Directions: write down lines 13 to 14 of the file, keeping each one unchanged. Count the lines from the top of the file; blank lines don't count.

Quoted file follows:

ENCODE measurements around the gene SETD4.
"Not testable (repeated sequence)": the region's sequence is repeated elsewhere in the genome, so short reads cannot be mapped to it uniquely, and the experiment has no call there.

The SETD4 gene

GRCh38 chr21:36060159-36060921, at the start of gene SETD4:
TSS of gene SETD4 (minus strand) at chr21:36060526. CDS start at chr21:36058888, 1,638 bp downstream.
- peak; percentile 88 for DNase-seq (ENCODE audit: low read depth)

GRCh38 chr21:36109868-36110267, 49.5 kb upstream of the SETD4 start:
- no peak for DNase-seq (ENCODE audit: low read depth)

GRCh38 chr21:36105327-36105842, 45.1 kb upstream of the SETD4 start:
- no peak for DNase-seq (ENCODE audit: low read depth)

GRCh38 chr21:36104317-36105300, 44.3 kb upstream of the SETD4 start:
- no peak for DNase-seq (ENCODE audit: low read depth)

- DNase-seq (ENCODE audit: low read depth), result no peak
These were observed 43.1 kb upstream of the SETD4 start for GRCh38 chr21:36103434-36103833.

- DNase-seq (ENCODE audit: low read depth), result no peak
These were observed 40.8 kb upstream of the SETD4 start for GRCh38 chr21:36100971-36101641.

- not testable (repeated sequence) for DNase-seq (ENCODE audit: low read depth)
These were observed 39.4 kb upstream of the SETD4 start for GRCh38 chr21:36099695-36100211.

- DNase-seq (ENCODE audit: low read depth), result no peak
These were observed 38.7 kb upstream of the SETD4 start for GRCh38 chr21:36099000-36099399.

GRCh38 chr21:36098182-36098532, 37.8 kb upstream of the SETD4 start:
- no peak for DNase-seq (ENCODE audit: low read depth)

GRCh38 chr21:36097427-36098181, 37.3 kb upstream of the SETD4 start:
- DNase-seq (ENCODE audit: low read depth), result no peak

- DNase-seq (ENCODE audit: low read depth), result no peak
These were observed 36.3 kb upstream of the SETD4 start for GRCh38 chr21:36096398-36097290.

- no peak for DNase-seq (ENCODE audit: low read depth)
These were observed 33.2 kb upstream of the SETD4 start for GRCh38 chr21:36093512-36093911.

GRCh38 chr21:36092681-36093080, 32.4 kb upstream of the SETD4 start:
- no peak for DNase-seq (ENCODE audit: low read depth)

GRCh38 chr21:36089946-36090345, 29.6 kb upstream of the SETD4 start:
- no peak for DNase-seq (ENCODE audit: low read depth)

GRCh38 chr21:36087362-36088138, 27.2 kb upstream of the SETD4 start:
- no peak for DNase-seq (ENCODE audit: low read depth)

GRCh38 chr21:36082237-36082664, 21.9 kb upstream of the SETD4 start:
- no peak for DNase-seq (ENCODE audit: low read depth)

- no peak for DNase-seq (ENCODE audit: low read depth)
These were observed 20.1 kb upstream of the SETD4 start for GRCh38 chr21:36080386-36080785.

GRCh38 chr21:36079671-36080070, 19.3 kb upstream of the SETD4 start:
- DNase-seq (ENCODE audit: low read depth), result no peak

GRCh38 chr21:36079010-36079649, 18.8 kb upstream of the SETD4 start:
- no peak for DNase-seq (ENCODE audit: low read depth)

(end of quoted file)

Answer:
- DNase-seq (ENCODE audit: low read depth), result no peak
These were observed 43.1 kb upstream of the SETD4 start for GRCh38 chr21:36103434-36103833.